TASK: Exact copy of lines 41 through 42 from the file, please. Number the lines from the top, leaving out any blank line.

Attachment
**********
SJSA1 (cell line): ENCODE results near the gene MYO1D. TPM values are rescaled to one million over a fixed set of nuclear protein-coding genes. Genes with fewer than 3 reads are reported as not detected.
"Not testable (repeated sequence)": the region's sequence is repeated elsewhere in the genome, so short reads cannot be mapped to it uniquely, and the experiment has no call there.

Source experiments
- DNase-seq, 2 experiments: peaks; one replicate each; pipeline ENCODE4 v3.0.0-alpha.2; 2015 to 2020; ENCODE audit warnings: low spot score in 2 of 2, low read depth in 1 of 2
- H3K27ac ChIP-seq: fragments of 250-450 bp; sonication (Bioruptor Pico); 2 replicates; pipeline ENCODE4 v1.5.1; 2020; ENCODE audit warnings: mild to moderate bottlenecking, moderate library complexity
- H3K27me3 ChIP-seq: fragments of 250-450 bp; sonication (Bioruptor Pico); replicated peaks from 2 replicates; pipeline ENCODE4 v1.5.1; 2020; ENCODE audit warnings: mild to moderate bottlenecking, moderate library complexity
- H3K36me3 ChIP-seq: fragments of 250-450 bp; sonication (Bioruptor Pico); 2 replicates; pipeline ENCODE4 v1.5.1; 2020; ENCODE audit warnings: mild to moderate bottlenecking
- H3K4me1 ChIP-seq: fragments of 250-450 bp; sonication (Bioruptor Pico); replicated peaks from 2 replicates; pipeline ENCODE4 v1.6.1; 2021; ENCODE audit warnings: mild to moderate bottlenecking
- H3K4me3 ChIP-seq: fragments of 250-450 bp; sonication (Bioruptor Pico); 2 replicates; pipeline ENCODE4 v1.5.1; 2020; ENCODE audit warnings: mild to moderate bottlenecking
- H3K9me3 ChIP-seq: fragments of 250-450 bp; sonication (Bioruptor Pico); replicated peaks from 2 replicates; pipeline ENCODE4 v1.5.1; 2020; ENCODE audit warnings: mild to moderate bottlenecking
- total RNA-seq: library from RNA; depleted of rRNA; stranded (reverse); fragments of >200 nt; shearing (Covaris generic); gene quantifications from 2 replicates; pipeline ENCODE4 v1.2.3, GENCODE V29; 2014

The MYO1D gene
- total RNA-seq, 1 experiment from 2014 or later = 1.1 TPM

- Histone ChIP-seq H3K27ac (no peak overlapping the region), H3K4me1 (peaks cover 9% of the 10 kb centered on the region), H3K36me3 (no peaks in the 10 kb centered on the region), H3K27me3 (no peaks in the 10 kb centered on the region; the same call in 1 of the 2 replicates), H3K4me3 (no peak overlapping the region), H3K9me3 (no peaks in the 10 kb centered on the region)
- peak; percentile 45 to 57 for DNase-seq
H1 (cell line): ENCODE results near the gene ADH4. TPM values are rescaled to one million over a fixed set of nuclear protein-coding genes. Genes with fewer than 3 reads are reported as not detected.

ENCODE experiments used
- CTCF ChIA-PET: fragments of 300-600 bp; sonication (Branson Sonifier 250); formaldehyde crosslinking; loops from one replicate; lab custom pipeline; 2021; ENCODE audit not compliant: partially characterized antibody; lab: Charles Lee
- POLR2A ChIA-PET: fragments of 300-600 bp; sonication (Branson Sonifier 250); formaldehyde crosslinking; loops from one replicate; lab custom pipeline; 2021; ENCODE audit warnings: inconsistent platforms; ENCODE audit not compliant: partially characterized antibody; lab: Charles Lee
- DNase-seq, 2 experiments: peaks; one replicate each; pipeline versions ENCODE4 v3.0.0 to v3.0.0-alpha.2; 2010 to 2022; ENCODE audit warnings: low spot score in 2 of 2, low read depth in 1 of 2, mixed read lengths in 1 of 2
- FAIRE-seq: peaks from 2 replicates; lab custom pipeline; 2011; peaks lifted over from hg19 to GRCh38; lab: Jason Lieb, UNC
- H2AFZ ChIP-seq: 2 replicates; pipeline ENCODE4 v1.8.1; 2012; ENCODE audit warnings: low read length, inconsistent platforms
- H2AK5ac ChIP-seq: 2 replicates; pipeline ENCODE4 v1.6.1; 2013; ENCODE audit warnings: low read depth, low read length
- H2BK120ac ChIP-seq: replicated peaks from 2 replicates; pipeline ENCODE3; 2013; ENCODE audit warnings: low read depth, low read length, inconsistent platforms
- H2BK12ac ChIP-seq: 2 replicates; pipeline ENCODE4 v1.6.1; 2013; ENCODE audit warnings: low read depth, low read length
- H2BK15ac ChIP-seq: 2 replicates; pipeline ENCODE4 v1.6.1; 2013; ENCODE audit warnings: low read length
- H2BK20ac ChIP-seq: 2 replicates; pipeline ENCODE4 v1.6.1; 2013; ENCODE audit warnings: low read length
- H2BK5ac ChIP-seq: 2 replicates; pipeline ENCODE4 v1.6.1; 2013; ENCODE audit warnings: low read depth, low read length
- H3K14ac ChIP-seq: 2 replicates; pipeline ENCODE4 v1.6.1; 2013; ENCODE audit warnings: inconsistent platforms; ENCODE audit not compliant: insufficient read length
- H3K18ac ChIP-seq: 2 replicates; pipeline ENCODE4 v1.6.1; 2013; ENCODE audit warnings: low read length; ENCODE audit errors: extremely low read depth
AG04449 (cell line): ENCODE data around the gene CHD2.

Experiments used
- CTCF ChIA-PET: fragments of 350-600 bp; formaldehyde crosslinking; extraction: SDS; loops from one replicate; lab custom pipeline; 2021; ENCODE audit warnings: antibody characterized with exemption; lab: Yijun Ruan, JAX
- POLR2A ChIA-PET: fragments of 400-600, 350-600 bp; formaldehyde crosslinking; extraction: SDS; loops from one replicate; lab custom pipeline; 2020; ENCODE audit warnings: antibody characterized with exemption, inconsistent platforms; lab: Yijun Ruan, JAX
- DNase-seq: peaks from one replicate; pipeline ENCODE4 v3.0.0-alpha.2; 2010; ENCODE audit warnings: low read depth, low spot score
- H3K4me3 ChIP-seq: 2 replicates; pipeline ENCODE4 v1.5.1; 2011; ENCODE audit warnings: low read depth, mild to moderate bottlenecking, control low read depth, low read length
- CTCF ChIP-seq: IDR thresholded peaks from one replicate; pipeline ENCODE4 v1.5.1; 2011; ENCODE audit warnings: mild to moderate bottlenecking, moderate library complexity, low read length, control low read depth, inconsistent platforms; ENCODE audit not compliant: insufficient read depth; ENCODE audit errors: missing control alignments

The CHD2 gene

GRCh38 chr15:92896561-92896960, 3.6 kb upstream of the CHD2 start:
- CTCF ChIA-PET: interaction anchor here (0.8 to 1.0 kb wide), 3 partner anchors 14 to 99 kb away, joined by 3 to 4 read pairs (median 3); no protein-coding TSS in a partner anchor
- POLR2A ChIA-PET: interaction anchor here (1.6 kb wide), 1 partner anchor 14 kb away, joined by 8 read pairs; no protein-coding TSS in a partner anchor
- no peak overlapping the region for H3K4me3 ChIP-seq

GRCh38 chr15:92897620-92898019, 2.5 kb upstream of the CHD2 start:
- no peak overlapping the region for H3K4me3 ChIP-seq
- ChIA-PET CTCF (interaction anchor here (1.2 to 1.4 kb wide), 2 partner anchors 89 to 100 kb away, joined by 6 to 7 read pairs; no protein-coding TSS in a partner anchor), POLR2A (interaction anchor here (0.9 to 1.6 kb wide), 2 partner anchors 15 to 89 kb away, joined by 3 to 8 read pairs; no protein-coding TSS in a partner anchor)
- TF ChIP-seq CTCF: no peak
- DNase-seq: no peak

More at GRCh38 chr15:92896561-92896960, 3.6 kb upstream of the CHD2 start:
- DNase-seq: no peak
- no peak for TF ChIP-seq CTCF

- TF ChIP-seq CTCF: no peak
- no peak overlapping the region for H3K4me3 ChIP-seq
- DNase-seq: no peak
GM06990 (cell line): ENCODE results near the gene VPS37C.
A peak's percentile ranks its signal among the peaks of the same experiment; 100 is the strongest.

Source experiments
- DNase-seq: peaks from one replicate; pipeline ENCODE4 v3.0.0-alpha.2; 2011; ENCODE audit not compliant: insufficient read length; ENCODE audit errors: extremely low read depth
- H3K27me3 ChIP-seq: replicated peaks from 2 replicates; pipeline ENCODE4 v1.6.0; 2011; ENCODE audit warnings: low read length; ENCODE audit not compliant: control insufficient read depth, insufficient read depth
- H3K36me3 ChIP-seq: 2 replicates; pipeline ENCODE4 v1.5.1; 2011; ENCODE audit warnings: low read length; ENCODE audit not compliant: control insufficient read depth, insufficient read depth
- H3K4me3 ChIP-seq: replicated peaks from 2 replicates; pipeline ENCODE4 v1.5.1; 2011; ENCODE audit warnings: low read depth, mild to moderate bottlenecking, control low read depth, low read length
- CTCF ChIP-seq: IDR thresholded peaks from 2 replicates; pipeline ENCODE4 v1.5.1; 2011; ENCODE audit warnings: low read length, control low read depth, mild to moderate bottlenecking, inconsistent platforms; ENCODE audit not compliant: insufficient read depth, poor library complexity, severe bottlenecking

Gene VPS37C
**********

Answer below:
- POLR2A ChIA-PET: interaction anchor here (1.6 kb wide), 1 partner anchor 14 kb away, joined by 8 read pairs; no protein-coding TSS in a partner anchor
- no peak overlapping the region for H3K4me3 ChIP-seq